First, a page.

Instances of platform worker voice include worker-to-worker, worker-to-algorithm, and worker-to-public communication — all of which happens in a bottom-up, decentralized fashion.
The following represents a sampling of different platform worker DCA voice strategies we have observed:
1. Informal Unionization (worker-to-worker) is when workers engage in union-like behavior, for instance by coordinating and submitting a list of demands to a platform.
Examples include the Twitch protest mentioned above; the Black creators TikTok strike; the Union of Musicians and Allied Workers’ (UMAW), which mobilizes music workers to fight for fairer deals with streaming services and record labels; the Instagram Meme Union, comprised of a group of meme creators demanding greater transparency in communication with Instagram; and the Freelancers Union, a nonprofit advocating on independent workers’ behalf.
2. Mutual Aid (worker-to-worker) occurs when workers engage in reciprocal support among themselves.
Examples include Instagram pods that agree to mutually like, comment on, share, or otherwise engage with each other’s posts; rideshare drivers in Jakarta that have formed physical basecamps (“mutual aid stations”), and informal insurance pools.
3. Third-Party Product Enhancement (worker-to-worker) refers to the design and creation of digital tools that improve the worker experience.
For example, Driver’s Seat Cooperative helps drivers track and optimize their mileage vs. their payouts.
4. Information Leveling (worker-to-worker) occurs when workers pool learnings or unlock new or hidden information to help one another better navigate opaque platform work environments.
Examples include FYPM (for creators) and Turkopticon (for Mechanical Turkers), which are both examples of Glassdoor-like platforms which have been independently spun up by workers to aggregate reviews of employers in the absence of a platform-native alternative.
5. Algoactivism (worker-to-algorithm), a term coined by Stanford and MIT researchers, refers to a growing set of tactics used by workers to resist the managerial control increasingly exercised by algorithms.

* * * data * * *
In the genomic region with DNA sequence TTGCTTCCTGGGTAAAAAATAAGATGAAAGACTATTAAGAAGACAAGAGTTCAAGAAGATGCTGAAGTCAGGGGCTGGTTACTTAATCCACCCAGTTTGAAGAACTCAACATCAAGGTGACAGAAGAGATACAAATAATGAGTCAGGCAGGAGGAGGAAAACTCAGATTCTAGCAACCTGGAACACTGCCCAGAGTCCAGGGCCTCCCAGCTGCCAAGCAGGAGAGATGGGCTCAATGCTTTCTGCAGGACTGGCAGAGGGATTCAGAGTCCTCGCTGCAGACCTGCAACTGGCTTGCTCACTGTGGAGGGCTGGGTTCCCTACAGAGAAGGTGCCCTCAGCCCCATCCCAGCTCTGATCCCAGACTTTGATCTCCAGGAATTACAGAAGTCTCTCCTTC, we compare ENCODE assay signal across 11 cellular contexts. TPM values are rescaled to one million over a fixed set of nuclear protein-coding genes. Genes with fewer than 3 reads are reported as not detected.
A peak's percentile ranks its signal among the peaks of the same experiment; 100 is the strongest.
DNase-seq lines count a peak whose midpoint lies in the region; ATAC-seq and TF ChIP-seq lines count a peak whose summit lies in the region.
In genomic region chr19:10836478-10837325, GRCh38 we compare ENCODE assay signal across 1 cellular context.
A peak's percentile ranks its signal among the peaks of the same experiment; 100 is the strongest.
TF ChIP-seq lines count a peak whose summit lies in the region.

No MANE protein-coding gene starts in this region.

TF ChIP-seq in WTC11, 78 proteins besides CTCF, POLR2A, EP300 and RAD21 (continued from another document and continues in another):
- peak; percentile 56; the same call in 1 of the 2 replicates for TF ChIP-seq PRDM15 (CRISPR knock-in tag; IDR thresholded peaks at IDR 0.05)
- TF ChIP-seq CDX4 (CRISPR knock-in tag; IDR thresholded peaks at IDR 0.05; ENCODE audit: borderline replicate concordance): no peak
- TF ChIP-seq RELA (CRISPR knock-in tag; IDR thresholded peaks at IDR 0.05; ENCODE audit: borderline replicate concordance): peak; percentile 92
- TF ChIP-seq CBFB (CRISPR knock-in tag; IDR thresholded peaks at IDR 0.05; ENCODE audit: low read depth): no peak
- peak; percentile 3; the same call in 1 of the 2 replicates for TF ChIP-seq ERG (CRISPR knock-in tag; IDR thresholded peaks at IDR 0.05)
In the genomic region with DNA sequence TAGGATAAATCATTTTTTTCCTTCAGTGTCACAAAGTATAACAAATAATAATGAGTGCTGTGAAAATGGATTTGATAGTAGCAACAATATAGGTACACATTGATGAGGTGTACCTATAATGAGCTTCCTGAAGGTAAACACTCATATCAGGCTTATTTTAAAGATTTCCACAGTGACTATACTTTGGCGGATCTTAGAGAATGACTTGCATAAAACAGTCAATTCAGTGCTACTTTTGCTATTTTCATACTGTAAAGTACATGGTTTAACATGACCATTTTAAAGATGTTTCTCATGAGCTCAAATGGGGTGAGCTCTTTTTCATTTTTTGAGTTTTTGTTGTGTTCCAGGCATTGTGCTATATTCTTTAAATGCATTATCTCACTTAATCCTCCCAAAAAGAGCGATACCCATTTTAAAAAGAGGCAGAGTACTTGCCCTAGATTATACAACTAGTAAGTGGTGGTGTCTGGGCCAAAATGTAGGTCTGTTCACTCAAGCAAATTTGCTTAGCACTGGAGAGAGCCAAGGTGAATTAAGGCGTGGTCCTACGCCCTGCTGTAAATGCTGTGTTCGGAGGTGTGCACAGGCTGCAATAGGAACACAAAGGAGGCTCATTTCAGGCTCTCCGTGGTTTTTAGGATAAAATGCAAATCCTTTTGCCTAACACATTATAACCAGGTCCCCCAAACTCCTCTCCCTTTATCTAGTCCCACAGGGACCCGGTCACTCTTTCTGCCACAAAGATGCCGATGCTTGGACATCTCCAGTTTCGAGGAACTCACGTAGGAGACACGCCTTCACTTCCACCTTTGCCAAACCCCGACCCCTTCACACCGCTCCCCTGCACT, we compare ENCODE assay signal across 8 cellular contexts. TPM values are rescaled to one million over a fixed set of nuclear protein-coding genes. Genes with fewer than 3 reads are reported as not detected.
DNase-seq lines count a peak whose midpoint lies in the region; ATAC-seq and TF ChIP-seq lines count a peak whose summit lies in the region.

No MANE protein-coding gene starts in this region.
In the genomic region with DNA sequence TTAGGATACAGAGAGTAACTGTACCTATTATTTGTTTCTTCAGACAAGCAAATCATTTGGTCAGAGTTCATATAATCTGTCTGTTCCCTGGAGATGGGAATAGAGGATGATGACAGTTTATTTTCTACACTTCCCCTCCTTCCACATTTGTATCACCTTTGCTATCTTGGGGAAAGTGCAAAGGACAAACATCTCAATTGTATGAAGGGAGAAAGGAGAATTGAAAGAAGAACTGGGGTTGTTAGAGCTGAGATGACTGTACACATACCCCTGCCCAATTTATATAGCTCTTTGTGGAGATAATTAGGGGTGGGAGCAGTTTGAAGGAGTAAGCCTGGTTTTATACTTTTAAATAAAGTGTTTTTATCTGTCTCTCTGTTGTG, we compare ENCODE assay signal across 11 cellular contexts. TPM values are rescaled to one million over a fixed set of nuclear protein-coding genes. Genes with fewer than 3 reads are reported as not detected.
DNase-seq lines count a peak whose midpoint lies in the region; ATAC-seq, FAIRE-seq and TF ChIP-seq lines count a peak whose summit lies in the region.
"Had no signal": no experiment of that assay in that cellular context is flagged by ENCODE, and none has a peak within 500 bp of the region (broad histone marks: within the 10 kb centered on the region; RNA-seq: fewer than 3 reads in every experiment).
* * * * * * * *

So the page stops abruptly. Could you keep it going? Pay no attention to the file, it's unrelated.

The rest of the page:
6. Public Media Campaigns (worker-to-public) happen when individual workers share instances of mistreatment or frustration on social media.
Examples include when @deliveryguy100 went viral on TikTok in early June 2021, receiving 1.2M views on his video describing the realities of being a delivery driver. Similarly, popular vlogger Hank Green shared a TikTok video expressing questions about TikTok’s compensation of creators.
While these strategies for decentralized worker voice can be impactful in the short term, the lack of evolution in platform policy in recent years indicates they are ineffective methods for instigating long-lasting, meaningful change.
As Dawn Gearhart, policy coordinator for Teamsters Local 117 and a Seattle labor organizer, explained: “Unions cannot collectively bargain with an algorithm, they can’t appeal to a platform, and they can’t negotiate with an equation.”
Media campaigns have limited lifecycles, and platform responses are often performative rather than substantive. Algoactivism only provides a temporary fix until platforms modify their codebases and close loopholes.
Building out new tools to help workers in the context of their existing platforms requires substantial time and effort, and again is subject to disruption by changes in platform design. And informal unions lack the scale and organization needed to catalyze lasting change.
This doesn’t mean decentralized collective action can’t be effective; rather, the efficacy of action through voice within the existing platform ecosystem is limited.
Returning to the exit-voice-loyalty framework, the alternative to voice is to exit. If voice entails taking actions to improve conditions within the existing environment, exit occurs when individuals or groups resolve that conditions are beyond improvement, that it is better to make a break with existing systems and to seek work elsewhere. The platform labor movement then may be more successful using DCA to build a set of more worker-friendly platforms that disrupt the existing ecosystem — and thus enable exit from it.
It is ultimately through a combination of regulation and organizational restructuring that workers shift the balance of power in a sustainable way. Here are some emerging efforts in that direction:
Platform cooperatives are the tech-native version of cooperative organizations: platforms that rely on democratic decision-making and are owned by their workers and users. The Driver’s Cooperative, a New York City-based ride-hailing app that is entirely worker-owned and governed, is one such example.
Founded in 2020, it has more than 3,000 drivers and 30,000 users. Stocksy is a cooperatively-owned marketplace for stock photography and video, which pays out more than half of its revenue as royalties to its contributors.
Drawing on principles from offline cooperatives such as Mondragon (the largest worker-owned cooperative in the world, with 81,000 workers and €12 billion revenue in 2015) and REI (a consumer cooperative with 20 million members and $2.75 billion revenue in 2020), platform cooperatives are often funded through a combination of their members and outside debt financing, with profit distributed according to the wishes of the member-owners.